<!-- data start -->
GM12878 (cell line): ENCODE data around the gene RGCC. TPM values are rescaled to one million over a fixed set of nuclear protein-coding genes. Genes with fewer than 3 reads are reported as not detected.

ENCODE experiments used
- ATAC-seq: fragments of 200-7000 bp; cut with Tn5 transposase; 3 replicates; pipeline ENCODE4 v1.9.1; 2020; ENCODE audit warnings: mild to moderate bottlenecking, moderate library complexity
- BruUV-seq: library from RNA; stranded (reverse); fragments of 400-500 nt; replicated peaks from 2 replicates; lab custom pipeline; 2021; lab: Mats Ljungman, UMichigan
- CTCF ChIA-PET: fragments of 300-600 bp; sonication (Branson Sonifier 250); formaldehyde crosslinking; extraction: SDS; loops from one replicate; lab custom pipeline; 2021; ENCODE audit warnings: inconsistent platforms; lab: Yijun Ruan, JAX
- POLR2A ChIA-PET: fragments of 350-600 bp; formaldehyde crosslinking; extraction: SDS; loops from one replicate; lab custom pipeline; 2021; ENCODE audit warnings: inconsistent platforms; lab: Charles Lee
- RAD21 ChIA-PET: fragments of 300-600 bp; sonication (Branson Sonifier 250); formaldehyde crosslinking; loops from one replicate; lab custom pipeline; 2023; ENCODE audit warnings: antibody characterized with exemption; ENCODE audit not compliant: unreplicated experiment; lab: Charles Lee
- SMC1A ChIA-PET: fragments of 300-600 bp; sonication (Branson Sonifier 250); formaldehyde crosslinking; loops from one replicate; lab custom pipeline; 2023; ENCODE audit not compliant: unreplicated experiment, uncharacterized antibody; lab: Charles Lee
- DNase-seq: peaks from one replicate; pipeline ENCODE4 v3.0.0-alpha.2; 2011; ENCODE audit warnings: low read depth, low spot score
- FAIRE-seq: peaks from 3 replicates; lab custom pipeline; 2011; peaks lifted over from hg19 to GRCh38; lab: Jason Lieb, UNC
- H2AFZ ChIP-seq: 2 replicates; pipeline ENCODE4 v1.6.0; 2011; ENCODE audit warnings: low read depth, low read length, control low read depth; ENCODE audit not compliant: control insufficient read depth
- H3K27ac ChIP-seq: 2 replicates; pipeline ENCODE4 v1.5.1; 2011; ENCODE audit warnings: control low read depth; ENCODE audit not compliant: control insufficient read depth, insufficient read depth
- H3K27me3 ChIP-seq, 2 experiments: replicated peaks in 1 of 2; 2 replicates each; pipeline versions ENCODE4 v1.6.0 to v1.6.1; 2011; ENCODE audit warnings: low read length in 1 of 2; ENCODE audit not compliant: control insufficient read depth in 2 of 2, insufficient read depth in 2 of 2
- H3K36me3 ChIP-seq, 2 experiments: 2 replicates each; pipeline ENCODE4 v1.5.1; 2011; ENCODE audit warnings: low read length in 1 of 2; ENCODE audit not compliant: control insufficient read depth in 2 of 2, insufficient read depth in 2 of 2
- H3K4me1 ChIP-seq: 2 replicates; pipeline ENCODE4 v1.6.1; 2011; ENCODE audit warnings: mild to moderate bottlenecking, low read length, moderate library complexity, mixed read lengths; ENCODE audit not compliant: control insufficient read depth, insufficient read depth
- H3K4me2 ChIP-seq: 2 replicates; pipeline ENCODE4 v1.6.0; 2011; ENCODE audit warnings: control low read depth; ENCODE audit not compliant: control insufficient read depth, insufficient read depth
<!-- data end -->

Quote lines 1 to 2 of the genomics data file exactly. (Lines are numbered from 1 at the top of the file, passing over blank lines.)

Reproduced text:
GM12878 (cell line): ENCODE data around the gene RGCC. TPM values are rescaled to one million over a fixed set of nuclear protein-coding genes. Genes with fewer than 3 reads are reported as not detected.

ENCODE experiments used